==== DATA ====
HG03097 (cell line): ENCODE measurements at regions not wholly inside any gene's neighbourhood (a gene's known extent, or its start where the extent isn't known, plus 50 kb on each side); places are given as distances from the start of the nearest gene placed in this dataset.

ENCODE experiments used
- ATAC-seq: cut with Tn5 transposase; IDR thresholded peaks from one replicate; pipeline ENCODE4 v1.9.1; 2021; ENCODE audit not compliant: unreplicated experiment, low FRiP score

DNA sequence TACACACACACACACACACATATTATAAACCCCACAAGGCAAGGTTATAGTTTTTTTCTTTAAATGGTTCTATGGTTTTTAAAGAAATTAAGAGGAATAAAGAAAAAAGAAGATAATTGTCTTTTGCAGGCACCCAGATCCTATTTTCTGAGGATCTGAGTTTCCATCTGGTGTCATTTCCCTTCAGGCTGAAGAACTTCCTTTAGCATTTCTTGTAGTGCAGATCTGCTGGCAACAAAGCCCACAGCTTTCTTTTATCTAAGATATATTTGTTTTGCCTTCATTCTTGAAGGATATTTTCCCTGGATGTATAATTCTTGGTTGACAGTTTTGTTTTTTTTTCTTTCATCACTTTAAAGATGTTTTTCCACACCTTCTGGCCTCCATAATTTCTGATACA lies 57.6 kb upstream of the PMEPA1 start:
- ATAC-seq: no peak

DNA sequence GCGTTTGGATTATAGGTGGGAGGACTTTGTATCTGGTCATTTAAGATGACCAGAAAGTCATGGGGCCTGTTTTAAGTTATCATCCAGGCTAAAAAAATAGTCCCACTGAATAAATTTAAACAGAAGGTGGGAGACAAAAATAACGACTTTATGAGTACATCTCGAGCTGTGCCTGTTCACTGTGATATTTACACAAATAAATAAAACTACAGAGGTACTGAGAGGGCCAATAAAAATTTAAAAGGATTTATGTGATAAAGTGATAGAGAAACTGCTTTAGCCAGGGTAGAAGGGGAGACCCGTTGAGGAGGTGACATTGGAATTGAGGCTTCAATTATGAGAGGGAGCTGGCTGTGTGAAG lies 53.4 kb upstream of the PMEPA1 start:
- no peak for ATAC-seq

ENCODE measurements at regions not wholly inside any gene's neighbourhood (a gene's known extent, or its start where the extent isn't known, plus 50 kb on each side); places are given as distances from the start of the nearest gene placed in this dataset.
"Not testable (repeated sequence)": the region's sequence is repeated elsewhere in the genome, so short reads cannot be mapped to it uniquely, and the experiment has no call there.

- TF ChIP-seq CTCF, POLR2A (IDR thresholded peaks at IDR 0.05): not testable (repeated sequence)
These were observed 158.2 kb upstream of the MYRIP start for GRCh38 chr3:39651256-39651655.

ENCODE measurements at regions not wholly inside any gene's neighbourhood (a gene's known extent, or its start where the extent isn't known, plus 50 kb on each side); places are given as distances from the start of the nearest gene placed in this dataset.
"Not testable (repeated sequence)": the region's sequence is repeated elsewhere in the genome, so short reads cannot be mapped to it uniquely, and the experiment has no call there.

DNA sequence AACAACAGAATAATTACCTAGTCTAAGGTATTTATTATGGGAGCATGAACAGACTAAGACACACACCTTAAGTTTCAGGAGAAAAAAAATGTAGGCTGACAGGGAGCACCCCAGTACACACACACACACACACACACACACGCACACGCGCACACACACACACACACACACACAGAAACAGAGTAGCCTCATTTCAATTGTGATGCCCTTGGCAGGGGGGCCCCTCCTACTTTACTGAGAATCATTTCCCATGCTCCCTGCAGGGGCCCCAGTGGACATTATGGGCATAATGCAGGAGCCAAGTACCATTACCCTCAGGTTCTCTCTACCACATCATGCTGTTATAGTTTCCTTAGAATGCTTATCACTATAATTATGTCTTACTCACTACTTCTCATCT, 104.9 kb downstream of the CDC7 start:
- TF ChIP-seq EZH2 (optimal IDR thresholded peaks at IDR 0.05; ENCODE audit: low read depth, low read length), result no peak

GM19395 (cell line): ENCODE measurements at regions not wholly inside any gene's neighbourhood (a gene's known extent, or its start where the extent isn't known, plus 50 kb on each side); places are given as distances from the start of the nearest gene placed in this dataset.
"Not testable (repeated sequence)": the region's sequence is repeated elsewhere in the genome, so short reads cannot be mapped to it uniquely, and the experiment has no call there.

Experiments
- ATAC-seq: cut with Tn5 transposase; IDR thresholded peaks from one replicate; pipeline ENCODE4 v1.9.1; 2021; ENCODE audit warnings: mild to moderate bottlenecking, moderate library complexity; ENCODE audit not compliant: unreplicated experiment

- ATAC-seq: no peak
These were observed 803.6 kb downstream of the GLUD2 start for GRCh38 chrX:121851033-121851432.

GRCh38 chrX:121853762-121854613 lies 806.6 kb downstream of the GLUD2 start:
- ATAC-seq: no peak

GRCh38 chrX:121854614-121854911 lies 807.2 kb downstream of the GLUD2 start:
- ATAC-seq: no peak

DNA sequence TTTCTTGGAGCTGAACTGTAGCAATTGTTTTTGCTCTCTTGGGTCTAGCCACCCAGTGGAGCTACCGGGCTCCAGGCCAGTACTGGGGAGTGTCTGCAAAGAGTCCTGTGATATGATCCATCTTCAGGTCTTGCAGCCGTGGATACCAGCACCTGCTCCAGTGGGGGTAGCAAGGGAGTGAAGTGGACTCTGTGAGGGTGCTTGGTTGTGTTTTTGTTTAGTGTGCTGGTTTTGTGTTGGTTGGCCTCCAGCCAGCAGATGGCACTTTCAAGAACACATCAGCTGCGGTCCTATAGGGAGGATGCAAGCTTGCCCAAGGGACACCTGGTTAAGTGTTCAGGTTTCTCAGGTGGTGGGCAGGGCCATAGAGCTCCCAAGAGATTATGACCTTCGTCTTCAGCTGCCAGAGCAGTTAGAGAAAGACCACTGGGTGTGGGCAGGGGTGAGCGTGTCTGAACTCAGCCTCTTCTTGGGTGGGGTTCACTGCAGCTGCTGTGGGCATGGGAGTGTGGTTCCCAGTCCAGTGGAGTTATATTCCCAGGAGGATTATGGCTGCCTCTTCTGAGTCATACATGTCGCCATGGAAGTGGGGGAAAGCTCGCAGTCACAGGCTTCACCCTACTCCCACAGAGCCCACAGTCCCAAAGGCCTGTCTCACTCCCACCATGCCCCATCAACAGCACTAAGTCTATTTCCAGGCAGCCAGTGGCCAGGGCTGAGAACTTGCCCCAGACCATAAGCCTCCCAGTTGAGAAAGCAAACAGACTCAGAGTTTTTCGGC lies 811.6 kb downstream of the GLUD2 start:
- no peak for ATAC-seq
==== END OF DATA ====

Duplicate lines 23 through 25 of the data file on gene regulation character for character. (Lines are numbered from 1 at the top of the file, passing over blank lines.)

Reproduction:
- ATAC-seq: no peak

GRCh38 chrX:121854614-121854911 lies 807.2 kb downstream of the GLUD2 start:
- ATAC-seq: no peak